To ravish Svanhildr's lover;
And all pay Jónakr's offspring
With the fair-piercing weapon,
The render of blue birnies,
With bitter thrusts and edges.

I see the heroes' slaughter
On the fair shield-rim's surface;
Ragnarr gave me the Ship-Moon
With many tales marked on it.
]

52. Frá Fróða konungi ok kverninni Grótta.  

Hví er gull kallat mjöl Fróða? Til þess er saga sjá, at Skjöldr hét sonr Óðins, er Skjöldungar eru frá komnir. Hann hafði atsetu ok réð löndum, þar sem nú er kölluð Danmörk, en þá var kallat Gotland. Skjöldr átti þann son, er Friðleifr hét, er löndum réð eftir hann. Sonr Friðleifs hét Fróði. Mann tók konungdóm eftir föður sinn í þann tíð, er Ágústus keisari lagði frið of heim allan. Þá var Kristr borinn. En fyrir því at Fróði var allra konunga ríkastr á Norðlöndum, þá var honum kenndr friðrinn um alla danska tungu, ok kalla menn það Fróðafrið. Engi maðr grandaði öðrum, þótt hann hitti fyrir sér föðurbana eða bróðurbana lausan eða bundinn. Þá var ok engi þjófr eða ránsmaðr, svá at gullhringr einn lá á Jalangrsheiði lengi.
Fróði konungr sótti heimboð í Svíþjóð til þess konungs, er Fjölnir er nefndr. Þá keypti hann ambáttir tvær, er hétu Fenja ok Menja. Þær váru miklar ok sterkar.
Í þann tíma fundust í Danmörku kvernsteinar tveir svá miklir, at engi var svá sterkr, at dregit gæti. En sú náttúra fylgði kvernunum, at þat mólst á kverninni, sem sá mælti fyrir, er mól. Sú kvern hét Grótti. Hengikjöftr er sá nefndr, er Fróða konungi gaf kvernina.
Fróði konungr lét leiða ambáttirnar til kvernarinnar ok bað þær mala gull, ok svá gerðu þær, mólu fyrst gull ok frið ok sælu Fróða. Þá gaf hann þeim eigi lengri hvílð eða svefn en gaukrinn þagði eða hljóð mátti kveða. Þat er sagt, at þær kvæði ljóð þau, er kallat er Gróttasöngr, ok er þetta upphaf at:

120. Nú erum komnar
til konungs húsa
framvísar tvær,
Fenja ok Menja;
þær eru at Fróða
Friðleifs sonar
máttkar meyjar
at mani hafðar.

Ok áðr létti kvæðinu, mólu þær her at Fróða, svá at á þeiri nótt kom þar sá sækonungr, er Mýsingr hét, ok drap Fróða, tók þar herfang mikit. Þá lagðist Fróðafriðr. Mýsingr hafði með sér Grótta ok svá Fenju ok Menju ok bað þær mala salt. Ok at miðri nótt spurðu þær, ef eigi leiddist Mýsingi salt. Hann bað þær mala lengr. Þær mólu litla hríð, áðr niðr sökk skipit, ok var þar eftir svelgr í hafinu, er særinn fellr í kvernaraugat. Þá varð sær saltr.

XLII. "Why is gold called Fródi's Meal? This is the tale thereof: One of Odin's sons, named Skjöldr,--from whom the Skjöldungs are come,--had his abode and ruled in the realm which now is called Denmark, but then was known as Gotland. Skjöldr's son, who ruled the land after him, was named Fridleifr. Fridleifr's son was Fródi: he succeeded to the kingdom after his father, in the time when Augustus Caesar imposed peace on all the world; at that time Christ was born. But because Fródi was mightiest of all kings in the Northern lands, the peace was called by his name wherever the Danish tongue was spoken; and men call it the Peace of Fródi. No man injured any other, even though he met face to face his father's slayer or his brother's, loose or bound. Neither was there any thief nor robber then, so that a gold ring lay long on Jalangr's Heath. King Fródi went to a feast in Sweden at the court of the king who was called Fjölnir, and there he bought two maid-servants, Fenja and Menja: they were huge and strong. In that time two mill-stones were found in Denmark, so great that no one was so strong that he could turn them: the nature of the mill was such that whatsoever he who turned asked for, was ground out by the mill-stones. This mill was called Grótti. He who gave King Fródi the mill was named Hengikjöptr. King Fródi had the maid-servants led to the mill, and bade them grind gold; and they did so. First they ground gold and, peace and happiness for Fródi; then he would grant them rest or sleep no longer than the cuckoo held its peace or a song might be sung. It is said that they sang the song which is called the Lay of Grótti, and this is its beginning:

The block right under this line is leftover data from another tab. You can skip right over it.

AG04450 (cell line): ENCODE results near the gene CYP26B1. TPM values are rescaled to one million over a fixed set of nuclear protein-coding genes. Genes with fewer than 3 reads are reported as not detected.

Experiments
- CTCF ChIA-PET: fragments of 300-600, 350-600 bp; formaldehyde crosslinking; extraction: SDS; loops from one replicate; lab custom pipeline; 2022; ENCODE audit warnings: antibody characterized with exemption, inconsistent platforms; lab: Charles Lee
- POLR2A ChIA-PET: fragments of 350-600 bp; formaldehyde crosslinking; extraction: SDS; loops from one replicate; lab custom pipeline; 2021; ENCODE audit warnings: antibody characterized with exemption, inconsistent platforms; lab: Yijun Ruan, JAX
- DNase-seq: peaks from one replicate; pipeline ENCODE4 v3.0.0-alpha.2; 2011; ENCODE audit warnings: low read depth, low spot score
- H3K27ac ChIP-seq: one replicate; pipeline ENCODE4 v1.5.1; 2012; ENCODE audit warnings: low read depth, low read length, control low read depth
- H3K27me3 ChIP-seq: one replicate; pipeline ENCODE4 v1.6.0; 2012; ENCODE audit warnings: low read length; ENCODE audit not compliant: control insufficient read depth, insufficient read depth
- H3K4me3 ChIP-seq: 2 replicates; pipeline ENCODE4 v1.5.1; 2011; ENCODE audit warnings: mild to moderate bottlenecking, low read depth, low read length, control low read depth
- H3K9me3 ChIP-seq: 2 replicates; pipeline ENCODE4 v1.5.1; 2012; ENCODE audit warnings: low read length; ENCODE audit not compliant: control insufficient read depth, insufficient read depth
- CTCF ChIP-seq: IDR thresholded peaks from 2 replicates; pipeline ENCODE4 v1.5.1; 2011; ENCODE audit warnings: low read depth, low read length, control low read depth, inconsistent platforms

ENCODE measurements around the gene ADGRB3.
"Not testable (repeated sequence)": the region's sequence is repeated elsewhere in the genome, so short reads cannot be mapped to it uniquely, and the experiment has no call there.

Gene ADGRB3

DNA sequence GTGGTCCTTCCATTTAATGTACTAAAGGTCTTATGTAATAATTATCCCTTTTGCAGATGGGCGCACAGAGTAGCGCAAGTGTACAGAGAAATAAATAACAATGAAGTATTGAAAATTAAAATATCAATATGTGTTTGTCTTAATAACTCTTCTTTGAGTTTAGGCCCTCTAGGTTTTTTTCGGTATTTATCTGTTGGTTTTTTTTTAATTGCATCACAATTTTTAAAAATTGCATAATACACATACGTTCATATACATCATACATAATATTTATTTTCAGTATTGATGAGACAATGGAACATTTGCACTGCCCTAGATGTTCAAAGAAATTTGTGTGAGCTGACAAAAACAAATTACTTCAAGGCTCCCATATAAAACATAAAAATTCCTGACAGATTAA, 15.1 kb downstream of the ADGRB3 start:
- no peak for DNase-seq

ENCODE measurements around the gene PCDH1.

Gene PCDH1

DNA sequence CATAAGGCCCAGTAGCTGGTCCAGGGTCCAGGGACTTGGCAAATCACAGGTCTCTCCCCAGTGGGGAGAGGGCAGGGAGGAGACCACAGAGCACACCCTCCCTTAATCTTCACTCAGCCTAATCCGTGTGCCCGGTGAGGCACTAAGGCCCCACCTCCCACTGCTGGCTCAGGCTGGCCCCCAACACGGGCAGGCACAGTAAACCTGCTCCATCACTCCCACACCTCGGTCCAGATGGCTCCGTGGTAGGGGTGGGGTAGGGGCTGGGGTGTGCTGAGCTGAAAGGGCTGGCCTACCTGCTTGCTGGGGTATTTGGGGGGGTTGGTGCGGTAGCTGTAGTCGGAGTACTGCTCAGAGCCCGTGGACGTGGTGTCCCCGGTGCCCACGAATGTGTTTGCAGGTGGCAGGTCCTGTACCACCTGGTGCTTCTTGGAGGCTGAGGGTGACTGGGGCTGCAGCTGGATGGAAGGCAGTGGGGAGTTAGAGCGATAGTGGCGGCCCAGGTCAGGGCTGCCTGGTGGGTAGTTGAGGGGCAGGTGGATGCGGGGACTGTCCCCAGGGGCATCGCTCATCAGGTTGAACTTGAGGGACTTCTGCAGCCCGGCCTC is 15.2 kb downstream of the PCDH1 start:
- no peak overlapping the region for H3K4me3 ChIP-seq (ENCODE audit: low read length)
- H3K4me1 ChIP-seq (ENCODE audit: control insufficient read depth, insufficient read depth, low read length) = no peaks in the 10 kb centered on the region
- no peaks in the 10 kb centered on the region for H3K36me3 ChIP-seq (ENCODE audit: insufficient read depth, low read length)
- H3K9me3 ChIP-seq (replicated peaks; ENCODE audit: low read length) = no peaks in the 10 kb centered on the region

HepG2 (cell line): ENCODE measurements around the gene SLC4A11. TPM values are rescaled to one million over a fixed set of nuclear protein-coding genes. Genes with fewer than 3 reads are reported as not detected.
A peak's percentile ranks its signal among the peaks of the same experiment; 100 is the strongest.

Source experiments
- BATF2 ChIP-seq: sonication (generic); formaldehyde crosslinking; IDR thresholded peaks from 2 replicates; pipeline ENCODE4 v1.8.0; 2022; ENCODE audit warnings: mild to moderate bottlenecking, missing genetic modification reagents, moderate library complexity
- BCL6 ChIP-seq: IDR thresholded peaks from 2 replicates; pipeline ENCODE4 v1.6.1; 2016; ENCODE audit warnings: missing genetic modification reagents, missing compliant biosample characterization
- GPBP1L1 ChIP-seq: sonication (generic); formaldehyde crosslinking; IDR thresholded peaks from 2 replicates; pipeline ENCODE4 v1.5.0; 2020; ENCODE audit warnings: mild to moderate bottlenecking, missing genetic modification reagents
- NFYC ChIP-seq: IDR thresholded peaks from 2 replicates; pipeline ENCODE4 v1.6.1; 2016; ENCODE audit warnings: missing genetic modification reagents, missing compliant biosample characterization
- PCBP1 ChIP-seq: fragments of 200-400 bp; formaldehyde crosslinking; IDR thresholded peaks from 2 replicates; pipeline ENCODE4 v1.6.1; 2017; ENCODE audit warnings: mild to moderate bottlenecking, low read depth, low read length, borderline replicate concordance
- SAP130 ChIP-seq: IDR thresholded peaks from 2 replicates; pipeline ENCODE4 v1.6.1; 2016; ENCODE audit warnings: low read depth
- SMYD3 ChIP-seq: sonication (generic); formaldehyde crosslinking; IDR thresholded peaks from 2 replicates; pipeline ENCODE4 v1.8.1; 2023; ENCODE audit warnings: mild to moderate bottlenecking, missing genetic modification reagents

Now are we come
To the king's house,
The two fore-knowing,
Fenja and Menja:
These are with Fródi
Son of Fridleifr,
The Mighty Maidens,
As maid-thralls held.

And before they ceased their singing, they ground out a host against Fródi, so that the sea-king called Mýsingr came there that same night and slew Fródi, taking much plunder. Then the Peace of Fródi was ended. Mýsingr took Grótti with him, and Fenja and Menja also, and bade them grind salt. And at midnight they asked whether Mýsingr were not weary of salt. He bade them grind longer. They had ground but a little while, when down sank the ship; and from that time there has been a whirlpool the sea where the water falls through the hole in the mill-stone. It was then that the sea became salt.